Not every case can be a habeas corpus petition or a fascinating discussion on the requirements of Iqbal and Twombly. This opinion, unless you are enchanted with obscure environmental laws and administrative procedures, or live in Port MacKenzie, Alaska, is probably not worth reading verbatim. You can thank us later for the highlights.
The Alaska Railroad Corporation (AARC) wanted to construct 35 miles of rail to Port MacKenzie for the purposes of economic development and improving access beyond roads. Of course, with any construction project in the untamed wilderness, there will be casualties. Even with “one hundred mitigation measures … construction of the rail line would increase erosion and sediment transport to water, cause nutrient loading, and likely leak petrochemicals to nearby waters. Construction would also lead to loss of wetland habitat, water degradation, and potentially a change in the hydrology of the wetland system.”
Despite the environmental effects, the Surface Transport Board granted an exemption to a few bureaucratic procedures that would have cost more tax money. Unsurprisingly, this makes environmentalists angry. They petitioned to the courts for review of the decision.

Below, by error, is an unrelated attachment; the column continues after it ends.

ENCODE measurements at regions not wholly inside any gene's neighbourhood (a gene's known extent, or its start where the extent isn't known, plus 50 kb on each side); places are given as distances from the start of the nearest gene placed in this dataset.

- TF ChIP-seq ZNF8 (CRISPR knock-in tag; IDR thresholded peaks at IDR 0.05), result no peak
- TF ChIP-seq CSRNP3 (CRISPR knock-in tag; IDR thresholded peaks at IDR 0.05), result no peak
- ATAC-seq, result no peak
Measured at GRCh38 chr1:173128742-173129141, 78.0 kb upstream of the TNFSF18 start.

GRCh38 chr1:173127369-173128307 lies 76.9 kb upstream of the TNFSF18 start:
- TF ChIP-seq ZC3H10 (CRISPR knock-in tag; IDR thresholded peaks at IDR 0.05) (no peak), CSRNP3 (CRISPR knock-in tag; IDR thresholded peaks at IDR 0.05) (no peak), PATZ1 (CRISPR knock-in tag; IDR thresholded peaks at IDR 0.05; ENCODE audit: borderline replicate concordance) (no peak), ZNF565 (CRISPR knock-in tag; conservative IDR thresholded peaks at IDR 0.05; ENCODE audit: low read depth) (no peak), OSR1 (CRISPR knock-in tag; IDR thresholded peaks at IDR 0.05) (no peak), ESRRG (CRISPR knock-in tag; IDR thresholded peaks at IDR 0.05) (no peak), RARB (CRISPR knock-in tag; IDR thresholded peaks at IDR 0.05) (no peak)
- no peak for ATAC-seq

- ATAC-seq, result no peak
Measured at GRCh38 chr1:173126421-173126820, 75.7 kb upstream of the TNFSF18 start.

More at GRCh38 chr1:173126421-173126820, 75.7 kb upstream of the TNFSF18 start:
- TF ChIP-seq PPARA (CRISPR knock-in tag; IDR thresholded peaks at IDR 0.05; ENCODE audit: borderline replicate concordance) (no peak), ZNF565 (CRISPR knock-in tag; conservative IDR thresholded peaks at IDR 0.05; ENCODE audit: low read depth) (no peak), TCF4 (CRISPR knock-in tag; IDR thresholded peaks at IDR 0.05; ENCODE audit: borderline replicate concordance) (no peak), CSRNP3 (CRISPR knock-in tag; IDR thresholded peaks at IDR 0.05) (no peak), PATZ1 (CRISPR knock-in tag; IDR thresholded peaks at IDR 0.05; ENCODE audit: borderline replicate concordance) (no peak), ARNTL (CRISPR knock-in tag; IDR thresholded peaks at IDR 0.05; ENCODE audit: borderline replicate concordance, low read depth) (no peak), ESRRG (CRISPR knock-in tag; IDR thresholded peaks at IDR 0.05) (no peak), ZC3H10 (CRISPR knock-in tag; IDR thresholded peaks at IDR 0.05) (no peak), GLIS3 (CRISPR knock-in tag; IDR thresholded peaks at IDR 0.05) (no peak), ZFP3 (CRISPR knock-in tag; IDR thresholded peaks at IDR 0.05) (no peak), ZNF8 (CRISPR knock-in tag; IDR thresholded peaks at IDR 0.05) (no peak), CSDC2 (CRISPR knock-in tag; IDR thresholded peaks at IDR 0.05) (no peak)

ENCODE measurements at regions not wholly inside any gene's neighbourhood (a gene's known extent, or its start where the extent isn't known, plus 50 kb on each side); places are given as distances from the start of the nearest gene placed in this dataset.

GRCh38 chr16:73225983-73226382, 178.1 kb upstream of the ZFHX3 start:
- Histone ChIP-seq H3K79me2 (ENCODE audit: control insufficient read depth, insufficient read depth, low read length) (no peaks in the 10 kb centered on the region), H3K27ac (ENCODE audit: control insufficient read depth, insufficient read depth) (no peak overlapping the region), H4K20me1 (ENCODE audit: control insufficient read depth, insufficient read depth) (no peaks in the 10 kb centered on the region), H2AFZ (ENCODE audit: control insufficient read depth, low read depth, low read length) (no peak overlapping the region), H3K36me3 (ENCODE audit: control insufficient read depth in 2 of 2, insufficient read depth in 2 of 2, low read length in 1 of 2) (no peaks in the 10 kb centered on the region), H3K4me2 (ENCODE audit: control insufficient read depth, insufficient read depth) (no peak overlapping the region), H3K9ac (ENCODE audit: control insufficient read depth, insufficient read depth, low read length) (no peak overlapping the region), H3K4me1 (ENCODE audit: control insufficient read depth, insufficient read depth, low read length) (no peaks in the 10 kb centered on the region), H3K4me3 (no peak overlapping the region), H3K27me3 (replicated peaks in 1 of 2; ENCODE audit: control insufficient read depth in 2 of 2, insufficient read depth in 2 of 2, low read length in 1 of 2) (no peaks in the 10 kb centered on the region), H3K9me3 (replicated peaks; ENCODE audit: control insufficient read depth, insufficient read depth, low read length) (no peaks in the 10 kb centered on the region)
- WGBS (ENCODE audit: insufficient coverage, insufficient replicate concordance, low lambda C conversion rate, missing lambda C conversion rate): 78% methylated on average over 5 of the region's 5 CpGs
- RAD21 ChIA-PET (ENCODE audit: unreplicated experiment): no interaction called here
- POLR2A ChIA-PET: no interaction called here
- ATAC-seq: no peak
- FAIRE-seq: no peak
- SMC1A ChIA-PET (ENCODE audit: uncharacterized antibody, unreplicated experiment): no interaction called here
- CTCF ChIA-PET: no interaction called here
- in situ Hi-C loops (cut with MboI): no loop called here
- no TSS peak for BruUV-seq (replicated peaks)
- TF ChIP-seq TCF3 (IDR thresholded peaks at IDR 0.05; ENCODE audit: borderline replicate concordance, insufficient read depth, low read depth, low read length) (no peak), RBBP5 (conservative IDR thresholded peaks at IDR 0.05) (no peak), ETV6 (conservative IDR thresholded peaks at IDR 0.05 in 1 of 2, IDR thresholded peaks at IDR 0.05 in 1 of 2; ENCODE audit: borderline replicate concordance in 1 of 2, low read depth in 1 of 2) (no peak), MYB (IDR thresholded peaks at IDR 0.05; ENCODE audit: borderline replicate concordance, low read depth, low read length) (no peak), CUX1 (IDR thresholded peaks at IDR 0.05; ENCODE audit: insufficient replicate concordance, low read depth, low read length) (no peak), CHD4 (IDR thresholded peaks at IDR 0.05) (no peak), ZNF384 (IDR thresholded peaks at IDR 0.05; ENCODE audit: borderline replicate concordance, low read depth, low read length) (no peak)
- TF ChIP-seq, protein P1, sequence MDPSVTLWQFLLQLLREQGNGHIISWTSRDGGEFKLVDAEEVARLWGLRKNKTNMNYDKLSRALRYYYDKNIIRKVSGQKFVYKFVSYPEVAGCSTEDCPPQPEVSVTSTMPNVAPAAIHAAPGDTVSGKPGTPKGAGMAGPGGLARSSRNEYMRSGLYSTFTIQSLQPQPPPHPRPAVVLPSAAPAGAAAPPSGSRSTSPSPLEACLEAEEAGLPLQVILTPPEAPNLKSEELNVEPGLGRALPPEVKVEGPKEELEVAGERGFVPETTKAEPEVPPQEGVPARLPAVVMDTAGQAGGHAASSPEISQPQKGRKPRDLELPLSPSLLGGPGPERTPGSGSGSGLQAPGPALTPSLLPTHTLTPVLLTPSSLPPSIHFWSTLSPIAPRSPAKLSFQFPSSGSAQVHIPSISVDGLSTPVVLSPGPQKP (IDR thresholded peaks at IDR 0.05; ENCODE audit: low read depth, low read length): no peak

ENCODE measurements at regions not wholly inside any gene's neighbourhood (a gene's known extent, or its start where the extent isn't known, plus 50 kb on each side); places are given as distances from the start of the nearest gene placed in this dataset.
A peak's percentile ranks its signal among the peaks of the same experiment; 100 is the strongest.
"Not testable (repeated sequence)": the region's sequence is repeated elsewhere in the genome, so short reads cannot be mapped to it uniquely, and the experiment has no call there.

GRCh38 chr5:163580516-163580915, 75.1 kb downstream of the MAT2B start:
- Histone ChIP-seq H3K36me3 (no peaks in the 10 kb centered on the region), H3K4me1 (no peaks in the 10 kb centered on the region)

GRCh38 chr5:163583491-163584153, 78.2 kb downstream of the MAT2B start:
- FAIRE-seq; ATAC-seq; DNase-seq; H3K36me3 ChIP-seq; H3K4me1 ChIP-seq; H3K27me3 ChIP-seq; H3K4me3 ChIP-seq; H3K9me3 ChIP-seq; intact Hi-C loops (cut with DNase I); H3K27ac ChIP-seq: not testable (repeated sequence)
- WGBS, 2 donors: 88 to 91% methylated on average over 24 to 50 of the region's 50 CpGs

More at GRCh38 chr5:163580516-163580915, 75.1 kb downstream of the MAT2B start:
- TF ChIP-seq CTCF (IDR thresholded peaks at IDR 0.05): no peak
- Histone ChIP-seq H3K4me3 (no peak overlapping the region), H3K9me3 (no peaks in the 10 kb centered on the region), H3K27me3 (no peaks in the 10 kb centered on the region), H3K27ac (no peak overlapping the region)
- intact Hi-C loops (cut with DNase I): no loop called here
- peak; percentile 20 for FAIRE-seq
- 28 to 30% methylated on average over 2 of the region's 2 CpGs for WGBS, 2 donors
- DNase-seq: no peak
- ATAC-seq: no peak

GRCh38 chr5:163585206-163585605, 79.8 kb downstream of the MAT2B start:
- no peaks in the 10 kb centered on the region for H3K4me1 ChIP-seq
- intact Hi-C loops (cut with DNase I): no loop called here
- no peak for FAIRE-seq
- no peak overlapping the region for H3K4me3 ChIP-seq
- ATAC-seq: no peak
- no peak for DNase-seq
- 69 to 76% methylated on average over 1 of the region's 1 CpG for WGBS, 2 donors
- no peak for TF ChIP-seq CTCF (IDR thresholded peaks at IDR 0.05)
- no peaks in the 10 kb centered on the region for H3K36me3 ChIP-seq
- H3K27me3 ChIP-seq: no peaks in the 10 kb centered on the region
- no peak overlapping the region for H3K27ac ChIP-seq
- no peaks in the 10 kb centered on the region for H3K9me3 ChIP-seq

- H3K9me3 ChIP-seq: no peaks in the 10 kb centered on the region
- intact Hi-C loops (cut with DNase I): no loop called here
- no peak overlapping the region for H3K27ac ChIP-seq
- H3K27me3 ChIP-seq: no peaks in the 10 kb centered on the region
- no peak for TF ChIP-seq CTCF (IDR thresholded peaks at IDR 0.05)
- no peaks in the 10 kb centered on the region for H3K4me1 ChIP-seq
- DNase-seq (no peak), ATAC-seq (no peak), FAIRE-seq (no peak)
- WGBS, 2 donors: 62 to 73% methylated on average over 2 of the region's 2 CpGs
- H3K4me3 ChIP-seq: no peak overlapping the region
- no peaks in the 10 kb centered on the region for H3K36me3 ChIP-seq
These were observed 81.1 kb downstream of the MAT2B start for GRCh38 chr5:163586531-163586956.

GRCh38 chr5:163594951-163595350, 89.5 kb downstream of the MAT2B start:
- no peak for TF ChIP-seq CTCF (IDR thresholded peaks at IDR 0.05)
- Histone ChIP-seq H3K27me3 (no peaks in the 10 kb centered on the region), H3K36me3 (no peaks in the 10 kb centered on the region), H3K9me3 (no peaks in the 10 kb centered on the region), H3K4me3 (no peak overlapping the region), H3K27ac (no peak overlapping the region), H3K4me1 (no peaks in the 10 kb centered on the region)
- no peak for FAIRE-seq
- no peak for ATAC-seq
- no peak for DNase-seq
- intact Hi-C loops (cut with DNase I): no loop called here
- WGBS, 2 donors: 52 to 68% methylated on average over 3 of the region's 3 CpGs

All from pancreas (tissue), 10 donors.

The STB maintained that the court should abstain, citing a lack of exhaustion of administrative remedies. However, unless the statute requires administrative exhaustion or notice was given to interested parties during the earlier proceedings that all remedies should be exhausted then and there -- speak now or forever hold your peace -- judicial review is appropriate under Sims v. Apfel.
We'd review every complaint made by the petitioners, but your brains would probably explode. The short version is that they took issue with the numerous shortcuts that come with the exemption approved by the STB, especially the skipping of a "determination that the activities are consistent with the public convenience and necessity" under 49 U.S.C. § 10901.
Of course, the point of the exemption is to save time. If § 10901 had to be complied with, especially for those granted exemptions, it would "make the exemption process broader and possibly more onerous than the proceeding from which exemption was sought."
There was also the argument that this railroad is completely unnecessary. The court really didn't like that argument, stating,
"This argument ignores the people of Port MacKenzie['s] ... legitimate interest in a rail line connecting their side of the inlet to the main rail line, even if there are other ports in the area. Further, the statement's aspirational quality does not mean that the rail line will not serve a purpose as a catalyst for economic development. We have a classic chicken-or-the-egg conundrum, and we are not convinced that the shippers must stand in line before there is sufficient need demonstrated for a rail line. It is not for us to decide which communities are entitled to important railroad development projects. That decision is committed in the first instance to the discretion of the agency authorized by Congress to approve rail line construction projects, the STB."
STB, AARC, Port MacKenzie - 1. Environmentalists - 0.